"...a real find, an offbeat cross between scholarly tome and lurid supermarket tabloid, filled with rare and unconventional treasures."
It arrived one morning in the mail, a glossy magazine from New York.
The launch of a new classical music magazine, I thought, as I glanced at Dame Joan Sutherland, who beamed placidly out at me from the front cover.
Then, in an incredibly snappy double take worthy of Groucho Marx, I was sucked into the lurid vortex of the magazine’s headlines. They were tantalizing and unusual, I had to admit. You would too, if you’d been there.“
Nude Centerfold!” blared one in red. “Tebaldi Trashes Sutherland, Sills and Cossotto,” hissed another. And at the bottom, incredibly, “For the First Time: Photos of Castrati.”
No stuffy, tiny-type esoterica of Gramophone or Early Music Quarterly here. But rather, as Monty Python and his friends would say, something completely different.It was my introduction to Opera Fanatic, a delightful and awesomely nutty magazine which has been described as a mix of Opera News, The National Enquirer and Rolling Stone.
I devoured the Sutherland issue, ordered two back issues and devoured them too. And I can report that for lovers of charming and eccentric curiosities, Opera Fanatic is a real find, an offbeat cross between scholarly tome and lurid supermarket tabloid, filled with rare and unconventional treasures.
Bizarre and bitchy, trashy and informative, OF features stories ranging from right-wing oddball Lyndon LaRouche’s weird campaign to standardize concert pitch to a profile of Metropolitan Opera soprano Aprile Millo, hyped as: “JFKMillo’s Secret Dad?”
These share space with more conventional, almost academic pieces on vocal technique and great singers of the past. And the magazine’s photo captions are often hilarious and gossipy. . . .
But much of the magazine’s space is devoted to its readers, who, judging from their feedback in the form of letters and critical comments, are a colorful, disparate lot, united only through the bond of opera fanaticism.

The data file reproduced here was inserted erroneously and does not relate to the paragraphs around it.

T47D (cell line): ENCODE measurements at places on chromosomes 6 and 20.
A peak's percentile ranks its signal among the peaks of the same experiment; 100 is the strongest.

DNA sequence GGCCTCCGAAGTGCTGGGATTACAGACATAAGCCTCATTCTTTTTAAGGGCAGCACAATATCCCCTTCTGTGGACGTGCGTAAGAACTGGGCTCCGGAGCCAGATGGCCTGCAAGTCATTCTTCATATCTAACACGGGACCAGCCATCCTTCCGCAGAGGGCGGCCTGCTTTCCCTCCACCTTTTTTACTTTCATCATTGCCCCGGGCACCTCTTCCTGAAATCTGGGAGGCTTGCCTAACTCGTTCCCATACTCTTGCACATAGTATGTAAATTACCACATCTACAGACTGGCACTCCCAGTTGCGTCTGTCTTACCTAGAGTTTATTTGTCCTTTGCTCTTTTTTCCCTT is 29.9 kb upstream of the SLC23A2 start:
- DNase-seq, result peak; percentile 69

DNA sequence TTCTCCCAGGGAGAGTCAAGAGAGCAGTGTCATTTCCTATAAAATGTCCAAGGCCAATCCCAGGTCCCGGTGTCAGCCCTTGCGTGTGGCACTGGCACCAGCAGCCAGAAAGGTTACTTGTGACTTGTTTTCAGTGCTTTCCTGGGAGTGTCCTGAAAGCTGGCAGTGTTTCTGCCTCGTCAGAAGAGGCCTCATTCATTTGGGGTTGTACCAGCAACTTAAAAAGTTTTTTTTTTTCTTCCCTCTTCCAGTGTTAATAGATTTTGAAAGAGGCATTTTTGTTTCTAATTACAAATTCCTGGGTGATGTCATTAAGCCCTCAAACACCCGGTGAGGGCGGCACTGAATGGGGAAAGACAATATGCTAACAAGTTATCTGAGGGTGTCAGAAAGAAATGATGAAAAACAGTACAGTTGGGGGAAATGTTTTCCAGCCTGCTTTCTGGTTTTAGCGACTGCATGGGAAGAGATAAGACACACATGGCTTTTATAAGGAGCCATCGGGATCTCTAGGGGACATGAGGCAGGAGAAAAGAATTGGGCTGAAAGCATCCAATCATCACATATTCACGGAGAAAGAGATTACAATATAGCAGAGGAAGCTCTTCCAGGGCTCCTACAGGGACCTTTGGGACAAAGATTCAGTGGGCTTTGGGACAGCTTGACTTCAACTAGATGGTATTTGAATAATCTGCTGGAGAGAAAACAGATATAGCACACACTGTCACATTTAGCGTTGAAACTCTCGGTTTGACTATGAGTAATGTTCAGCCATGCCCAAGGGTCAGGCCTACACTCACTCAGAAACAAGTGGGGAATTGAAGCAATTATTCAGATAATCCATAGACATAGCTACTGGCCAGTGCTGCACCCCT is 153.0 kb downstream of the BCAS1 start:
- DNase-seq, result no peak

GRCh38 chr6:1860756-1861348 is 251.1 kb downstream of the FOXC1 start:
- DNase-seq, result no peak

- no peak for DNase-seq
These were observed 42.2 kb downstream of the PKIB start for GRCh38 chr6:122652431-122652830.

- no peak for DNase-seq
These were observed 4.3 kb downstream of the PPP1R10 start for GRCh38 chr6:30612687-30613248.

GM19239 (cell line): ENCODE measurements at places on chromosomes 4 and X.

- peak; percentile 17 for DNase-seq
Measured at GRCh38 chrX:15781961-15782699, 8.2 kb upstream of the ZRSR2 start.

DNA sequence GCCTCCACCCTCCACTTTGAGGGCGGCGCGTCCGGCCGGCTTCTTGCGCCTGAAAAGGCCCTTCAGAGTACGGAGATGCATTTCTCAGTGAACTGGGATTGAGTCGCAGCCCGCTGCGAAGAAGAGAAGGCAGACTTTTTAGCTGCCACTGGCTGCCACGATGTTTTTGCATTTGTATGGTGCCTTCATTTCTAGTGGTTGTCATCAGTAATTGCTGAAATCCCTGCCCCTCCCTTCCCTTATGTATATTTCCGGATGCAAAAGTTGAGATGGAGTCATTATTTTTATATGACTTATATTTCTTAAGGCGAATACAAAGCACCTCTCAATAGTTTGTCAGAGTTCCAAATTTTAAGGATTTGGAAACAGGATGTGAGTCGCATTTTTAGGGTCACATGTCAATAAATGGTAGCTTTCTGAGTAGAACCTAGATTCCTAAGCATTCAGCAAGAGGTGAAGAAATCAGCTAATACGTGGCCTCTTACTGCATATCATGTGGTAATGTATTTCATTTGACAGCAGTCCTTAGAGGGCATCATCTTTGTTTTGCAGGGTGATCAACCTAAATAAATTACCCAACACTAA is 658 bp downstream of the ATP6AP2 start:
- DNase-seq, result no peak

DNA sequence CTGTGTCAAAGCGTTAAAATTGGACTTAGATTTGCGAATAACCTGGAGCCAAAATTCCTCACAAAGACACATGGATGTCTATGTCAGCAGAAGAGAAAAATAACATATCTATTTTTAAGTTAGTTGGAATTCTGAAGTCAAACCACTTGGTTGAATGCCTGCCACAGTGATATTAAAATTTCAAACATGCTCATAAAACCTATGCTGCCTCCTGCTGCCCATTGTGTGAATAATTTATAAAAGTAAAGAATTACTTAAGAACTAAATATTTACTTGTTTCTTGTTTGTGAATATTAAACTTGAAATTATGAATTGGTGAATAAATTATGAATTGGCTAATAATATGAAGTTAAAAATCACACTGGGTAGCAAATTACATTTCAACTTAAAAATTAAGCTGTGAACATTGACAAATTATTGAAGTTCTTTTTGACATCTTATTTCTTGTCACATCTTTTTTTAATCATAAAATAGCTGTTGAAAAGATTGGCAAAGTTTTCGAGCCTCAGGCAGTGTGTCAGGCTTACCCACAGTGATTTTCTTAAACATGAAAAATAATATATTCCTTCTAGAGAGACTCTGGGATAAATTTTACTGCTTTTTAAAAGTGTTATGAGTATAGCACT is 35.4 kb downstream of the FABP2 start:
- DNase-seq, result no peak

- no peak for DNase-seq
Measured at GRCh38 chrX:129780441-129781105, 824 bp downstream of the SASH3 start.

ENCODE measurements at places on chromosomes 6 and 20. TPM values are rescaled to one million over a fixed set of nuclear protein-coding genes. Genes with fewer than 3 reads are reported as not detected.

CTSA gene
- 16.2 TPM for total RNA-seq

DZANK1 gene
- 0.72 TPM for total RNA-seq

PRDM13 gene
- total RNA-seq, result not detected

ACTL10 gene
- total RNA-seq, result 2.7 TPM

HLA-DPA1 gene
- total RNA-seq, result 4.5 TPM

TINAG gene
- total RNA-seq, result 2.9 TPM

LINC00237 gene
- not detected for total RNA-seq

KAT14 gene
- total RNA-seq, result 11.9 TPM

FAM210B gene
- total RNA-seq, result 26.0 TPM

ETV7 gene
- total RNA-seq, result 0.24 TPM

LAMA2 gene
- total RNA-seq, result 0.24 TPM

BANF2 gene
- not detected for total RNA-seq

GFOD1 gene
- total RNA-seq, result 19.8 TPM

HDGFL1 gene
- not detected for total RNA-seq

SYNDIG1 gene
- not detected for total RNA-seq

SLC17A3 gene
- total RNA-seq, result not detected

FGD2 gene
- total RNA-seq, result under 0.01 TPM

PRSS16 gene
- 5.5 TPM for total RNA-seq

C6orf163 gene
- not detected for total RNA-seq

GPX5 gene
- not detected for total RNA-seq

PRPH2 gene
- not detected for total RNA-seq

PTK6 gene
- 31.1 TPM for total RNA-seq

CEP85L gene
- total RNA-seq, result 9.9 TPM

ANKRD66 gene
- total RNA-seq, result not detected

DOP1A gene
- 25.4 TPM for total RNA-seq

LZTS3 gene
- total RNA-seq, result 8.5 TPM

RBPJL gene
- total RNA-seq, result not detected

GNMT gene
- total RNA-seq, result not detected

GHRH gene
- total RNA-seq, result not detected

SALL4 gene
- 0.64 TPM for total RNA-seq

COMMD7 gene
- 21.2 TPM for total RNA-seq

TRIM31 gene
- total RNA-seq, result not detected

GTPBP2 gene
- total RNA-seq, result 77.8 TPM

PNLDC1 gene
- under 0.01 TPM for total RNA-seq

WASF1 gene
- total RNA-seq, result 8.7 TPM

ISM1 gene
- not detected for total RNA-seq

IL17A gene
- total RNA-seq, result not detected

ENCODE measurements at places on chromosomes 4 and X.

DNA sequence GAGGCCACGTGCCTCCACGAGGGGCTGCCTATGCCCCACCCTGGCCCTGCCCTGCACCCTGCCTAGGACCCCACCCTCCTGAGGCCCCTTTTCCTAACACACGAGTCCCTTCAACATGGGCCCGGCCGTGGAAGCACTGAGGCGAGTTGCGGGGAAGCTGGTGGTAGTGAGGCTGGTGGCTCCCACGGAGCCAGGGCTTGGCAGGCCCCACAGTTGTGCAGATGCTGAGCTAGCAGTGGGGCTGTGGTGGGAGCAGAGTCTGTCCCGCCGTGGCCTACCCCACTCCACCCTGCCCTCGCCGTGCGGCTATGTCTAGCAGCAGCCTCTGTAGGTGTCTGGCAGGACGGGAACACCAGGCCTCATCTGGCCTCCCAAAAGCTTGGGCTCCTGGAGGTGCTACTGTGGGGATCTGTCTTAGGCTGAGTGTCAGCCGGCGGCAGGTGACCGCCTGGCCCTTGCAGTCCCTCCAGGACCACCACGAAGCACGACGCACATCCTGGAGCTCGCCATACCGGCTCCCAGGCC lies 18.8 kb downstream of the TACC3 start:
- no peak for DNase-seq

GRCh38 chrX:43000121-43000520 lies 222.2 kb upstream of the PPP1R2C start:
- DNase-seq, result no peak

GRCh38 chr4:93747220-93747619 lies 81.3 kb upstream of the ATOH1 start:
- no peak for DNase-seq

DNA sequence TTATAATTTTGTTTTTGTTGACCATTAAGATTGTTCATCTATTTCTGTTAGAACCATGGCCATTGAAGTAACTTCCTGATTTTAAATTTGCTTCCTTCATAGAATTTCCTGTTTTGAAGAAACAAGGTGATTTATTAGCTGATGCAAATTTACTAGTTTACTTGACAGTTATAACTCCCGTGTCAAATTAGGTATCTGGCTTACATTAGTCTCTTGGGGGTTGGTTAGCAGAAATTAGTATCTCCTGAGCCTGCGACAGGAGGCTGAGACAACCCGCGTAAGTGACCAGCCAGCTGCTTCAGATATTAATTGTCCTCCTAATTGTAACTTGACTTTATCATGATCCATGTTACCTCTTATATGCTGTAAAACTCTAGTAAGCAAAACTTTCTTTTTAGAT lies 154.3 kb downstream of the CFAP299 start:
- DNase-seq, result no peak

It’s not surprising.
The founder, editor, principal writer and mastermind behind Opera Fanatic is likely the most fanatical of them all. He’s Stefan Zucker, holder of the Guinness Book of World Records title of “The World’s Highest Tenor.”
“Guinness reports it as the A above High C, but I have actually sung B-flat in performance,” reports Zucker, a pleasantly articulate and soft-edged voice on the phone from his New York apartment, Opera Fanatic’s headquarters.
A wearer of several professional hats, including singer, writer, broadcaster, producer and subject of the LP recording “Stefan Zucker: the World’s Highest Tenor, ” Zucker explains that he began Opera Fanatic for several burning reasons.
A freelance music critic who contributed to major magazines and newspapers, Zucker found he wanted freedom to produce articles which dealt with “taboo subjects. ” Then, when he began to host an opera programalso called “Opera Fanatic”on New York’s Columbia University radio station, he quickly discovered he wasn’t the only opera fanatic on the planet.
“I understood that for some, opera is life’s principal joy,” says Zucker, whose radio show reaches some 56,000 fanatics in six states on the U.S. east coast. “They’re vastly knowledgeable and some have disc collections of 30,000 or 40,000 recordings. They know more than the critics,“ he continues.
Not only were those fanatics tough to stump when it came to the “Name the Voice” contests that Zucker regularly devises for his radio show (“No singer was too obscure for some of these people!”), but he also found that “They had a good deal to say about opera and its lore, and they needed a forum for multifarious views and debate. No other publication was meaty enough for them. ”
Thus Opera Fanatic, the magazine, was born. And now Zucker has fanatics up to his ears. “One lady called me five times today already; she’s a complete pest,” he confesses.
Opera fanatics can be found across North America, from tiniest hamlet to largest metropolis. More than 5,000 subscribe to OF, with single-copy sales estimated at just under 5,000.
“Our readership includes far-flung fanatics who have no access to many of the things those in major cities take for granted. And many fanatics feel isolated, feel that people misunderstand their love of opera. Perhaps their neighbors don’t like opera,” Zucker says.
Whether from Vancouver, North Dakota, New York City or the Isle of Man, OF readers are a vocal crew. Letters rage with passion for the art form, and the armchair critics obviously relish having a platform for sharing their fervently held opinions.
And they adore and gush about the gossipy tone of the mag. “It was a matter of survival,” Zucker explains of OF’s scandal sheet approach, “With the radio show I can get listeners to tune in for exposés and revelations, and they’ll stay put for archival recordings. ”